Wednesday, May 30, 2012

Labels (not the kind on soup cans)

imagesLabels- short phrases that summarize the characteristics of a person or group- get a bad rap. I'm here to defend them.

"Don't put a label on me" is a common appeal. I get that. Yet, wouldn't communication become excessively cumbersome if we didn't employ these linguistic shortcuts? To bastardize a phrase used by the National Rifle Association- “Labels don't stereotype people. People stereotype people.”

We need labels; we just need to use them responsibly.

Some labels are spot on. Here’s an example from my life. Lots of people with MS are frustrated by the various labels such as Relapsing Remitting MS (RRMS), Primary Progressive MS (PPMS), and Secondary Progressive MS (SPMS). Some patients, like my friend the Wheelchair Kamikaze, even wonder if the MS label applies to them at all. Many people have several characteristics of one or more category, and therefore don't have a good answer to the question, "What type of MS do you have?" This can be an important distinction, as it affects treatment options and insurance coverage. But in my case, I couldn't be a more classic PPMS than I am. I am male. My lesion load is primarily in my cervical spine. My disease initially presented with weakness in my legs. I've never experienced anything resembling a relapse or a remission. There's no question in my mind that I have MS, and that I have PPMS. Good label.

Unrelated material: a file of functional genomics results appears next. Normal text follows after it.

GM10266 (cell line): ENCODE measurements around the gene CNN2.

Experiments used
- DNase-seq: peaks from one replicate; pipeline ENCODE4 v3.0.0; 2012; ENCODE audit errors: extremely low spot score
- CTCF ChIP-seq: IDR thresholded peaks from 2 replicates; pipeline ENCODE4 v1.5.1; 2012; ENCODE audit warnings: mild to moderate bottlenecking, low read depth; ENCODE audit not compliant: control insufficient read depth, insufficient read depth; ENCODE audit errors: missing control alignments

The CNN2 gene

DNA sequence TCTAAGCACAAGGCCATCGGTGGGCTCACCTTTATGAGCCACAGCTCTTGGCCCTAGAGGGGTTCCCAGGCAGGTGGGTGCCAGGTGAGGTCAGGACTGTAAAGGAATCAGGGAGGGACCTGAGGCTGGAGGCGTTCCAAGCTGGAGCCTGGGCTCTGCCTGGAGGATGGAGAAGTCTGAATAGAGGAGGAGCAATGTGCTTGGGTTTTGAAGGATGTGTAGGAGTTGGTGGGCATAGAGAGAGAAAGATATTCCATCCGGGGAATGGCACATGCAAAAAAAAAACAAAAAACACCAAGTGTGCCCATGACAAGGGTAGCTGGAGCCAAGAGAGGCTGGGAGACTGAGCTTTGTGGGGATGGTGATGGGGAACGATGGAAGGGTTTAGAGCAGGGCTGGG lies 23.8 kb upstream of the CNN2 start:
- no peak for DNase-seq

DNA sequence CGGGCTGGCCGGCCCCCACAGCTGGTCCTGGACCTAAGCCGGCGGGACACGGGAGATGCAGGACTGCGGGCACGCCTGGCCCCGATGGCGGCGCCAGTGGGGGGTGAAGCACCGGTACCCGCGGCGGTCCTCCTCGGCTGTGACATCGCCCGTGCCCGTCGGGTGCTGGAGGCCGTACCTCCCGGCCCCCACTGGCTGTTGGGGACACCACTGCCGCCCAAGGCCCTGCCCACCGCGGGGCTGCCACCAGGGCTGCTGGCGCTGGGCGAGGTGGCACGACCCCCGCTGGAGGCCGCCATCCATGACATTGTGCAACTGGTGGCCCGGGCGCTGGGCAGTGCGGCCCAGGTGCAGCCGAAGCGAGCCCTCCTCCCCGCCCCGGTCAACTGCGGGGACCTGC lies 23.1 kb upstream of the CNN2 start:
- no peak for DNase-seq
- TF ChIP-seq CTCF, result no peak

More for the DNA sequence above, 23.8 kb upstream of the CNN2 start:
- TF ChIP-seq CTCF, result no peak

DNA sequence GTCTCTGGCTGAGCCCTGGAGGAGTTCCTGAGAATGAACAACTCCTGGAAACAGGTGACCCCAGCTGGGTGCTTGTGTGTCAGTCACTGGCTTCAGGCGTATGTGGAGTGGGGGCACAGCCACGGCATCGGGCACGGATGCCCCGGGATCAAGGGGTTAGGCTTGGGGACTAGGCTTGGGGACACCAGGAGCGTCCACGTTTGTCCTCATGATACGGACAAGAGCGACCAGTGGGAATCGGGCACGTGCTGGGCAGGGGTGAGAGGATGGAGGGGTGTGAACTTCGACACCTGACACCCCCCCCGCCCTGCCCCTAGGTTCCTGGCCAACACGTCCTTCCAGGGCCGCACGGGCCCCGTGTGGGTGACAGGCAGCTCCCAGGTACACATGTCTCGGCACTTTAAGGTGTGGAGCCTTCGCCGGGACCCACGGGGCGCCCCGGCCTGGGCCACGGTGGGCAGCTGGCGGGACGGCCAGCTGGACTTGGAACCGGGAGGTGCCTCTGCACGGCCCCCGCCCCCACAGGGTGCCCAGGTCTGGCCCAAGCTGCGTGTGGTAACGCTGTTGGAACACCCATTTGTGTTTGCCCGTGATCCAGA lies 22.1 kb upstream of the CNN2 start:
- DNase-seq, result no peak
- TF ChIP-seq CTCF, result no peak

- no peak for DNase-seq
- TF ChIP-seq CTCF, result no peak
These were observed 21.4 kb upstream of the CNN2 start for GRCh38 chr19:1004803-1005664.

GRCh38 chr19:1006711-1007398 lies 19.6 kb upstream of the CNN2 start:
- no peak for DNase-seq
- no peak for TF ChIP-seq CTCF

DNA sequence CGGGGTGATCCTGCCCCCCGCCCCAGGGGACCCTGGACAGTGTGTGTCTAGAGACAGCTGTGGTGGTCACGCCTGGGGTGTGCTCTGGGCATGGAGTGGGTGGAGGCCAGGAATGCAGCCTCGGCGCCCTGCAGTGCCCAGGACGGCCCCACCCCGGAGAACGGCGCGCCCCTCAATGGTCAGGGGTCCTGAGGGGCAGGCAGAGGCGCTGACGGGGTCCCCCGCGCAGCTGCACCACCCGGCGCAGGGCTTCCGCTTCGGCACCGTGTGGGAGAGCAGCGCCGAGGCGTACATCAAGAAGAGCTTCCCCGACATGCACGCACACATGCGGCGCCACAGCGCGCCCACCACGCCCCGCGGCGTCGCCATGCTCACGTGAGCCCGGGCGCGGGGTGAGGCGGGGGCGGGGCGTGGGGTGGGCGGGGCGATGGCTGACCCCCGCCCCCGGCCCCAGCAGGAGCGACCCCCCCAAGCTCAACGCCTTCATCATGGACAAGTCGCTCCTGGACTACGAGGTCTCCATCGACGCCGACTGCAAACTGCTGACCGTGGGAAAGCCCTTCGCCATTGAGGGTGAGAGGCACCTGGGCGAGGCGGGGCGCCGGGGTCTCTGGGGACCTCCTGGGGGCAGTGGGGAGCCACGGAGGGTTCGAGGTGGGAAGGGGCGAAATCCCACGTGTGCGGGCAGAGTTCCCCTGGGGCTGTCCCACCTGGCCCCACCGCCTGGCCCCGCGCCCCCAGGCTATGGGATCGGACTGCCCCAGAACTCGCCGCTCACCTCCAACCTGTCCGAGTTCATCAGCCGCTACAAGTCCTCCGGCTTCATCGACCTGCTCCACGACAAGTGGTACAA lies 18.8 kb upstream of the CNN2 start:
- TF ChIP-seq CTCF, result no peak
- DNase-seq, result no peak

In contrast, it's almost impossible to label my politics. I'm not a registered Democrat or Republican. I'm a fiscal conservative, like a Republican. But I am a social liberal, like a Democrat. I believe in broad individual rights, like a Libertarian. You just can't stick an accurate label on me.

In the wheelchair world, there exists a set of common labels. Many people are in wheelchairs because of spinal cord injuries. They are referred to either as paraplegics, with full or partial paralysis in their legs, or quadriplegics, with full or partial paralysis in all four limbs.

I didn't suffer a spinal cord injury, but I have a disease that mimics one. Therefore, I think it's appropriate to label me as either a paraplegic or quadriplegic. For the first six or seven years of my disease, I think I was clearly a paraplegic, at worse. Only my legs were affected. Somewhere along the line, though, I started to develop disability in my hands and arms. I don't think it was appropriate to classify myself as a quadriplegic the first time I had difficulty shuffling a deck of cards. However, I feel like it's appropriate now.

But, do I legitimately qualify for the quadriplegic label, which is usually reserved for people with spinal cord injuries? I think so. Therefore, if the spinal cord injury population has no objection, I'd like to use that label to economize on the number of words I have to employ in order to describe the extent of my disability.

Having made this point, however, I think my response to the question "Why are you in a wheelchair?" will remain "Because I have MS." But if I am ever asked the question "Are you a paraplegic or a quadriplegic?" I think I'll respond. “I’m a quad, thanks for asking.”

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